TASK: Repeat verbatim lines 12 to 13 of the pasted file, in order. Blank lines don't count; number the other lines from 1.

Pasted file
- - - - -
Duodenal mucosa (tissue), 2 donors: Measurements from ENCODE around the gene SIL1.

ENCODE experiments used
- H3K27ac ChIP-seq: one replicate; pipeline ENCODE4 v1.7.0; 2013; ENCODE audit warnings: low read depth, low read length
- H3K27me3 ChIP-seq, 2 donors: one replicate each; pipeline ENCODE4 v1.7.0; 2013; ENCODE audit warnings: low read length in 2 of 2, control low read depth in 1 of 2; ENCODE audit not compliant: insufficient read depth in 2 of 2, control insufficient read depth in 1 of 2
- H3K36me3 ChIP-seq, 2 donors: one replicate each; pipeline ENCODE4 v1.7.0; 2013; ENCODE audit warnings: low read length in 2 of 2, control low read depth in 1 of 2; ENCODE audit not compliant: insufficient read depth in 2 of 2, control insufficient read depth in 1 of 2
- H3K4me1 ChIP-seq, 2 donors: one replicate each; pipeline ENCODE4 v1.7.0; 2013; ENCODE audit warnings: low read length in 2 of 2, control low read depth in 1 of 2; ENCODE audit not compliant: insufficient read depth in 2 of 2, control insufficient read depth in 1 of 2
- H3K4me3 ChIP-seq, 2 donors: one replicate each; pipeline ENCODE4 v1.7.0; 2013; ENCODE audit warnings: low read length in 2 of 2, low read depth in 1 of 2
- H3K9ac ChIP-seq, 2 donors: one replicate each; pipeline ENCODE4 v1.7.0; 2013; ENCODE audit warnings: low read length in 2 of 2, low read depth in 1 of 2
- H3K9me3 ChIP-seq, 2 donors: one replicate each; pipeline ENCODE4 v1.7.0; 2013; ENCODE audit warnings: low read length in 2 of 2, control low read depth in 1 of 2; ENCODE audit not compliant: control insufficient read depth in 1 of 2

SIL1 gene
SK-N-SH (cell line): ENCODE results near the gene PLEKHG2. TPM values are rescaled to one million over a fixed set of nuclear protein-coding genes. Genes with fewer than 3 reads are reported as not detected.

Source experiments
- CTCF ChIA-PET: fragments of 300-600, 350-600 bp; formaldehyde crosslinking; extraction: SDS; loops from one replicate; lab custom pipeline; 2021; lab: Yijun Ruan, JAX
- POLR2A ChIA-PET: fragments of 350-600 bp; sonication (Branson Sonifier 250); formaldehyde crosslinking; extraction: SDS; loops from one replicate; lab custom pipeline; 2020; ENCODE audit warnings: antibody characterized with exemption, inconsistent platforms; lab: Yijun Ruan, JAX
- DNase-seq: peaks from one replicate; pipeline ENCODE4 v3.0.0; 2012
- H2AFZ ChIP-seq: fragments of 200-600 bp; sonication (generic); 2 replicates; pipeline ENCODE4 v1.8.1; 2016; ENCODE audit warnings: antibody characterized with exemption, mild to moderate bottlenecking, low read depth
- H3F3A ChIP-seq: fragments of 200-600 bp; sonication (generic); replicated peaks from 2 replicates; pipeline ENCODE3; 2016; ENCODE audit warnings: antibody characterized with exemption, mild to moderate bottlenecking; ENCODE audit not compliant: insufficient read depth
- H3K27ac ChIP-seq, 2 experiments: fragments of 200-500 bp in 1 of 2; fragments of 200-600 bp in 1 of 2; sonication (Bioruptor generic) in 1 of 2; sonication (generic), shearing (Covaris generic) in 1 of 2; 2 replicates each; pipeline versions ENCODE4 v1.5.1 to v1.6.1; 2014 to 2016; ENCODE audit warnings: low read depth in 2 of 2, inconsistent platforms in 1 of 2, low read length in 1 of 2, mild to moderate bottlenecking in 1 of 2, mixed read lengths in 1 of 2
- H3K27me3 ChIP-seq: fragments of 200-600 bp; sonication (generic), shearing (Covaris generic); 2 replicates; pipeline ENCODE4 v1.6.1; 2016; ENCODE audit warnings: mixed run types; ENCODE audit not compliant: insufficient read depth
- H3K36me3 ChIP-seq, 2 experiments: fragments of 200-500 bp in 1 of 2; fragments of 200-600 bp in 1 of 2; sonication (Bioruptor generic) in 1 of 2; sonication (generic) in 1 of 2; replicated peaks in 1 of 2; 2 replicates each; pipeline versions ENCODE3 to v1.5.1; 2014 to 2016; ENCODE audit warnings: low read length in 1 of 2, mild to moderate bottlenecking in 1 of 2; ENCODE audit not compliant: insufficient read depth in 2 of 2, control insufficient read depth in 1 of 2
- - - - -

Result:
Source experiments
- CTCF ChIA-PET: fragments of 300-600, 350-600 bp; formaldehyde crosslinking; extraction: SDS; loops from one replicate; lab custom pipeline; 2021; lab: Yijun Ruan, JAX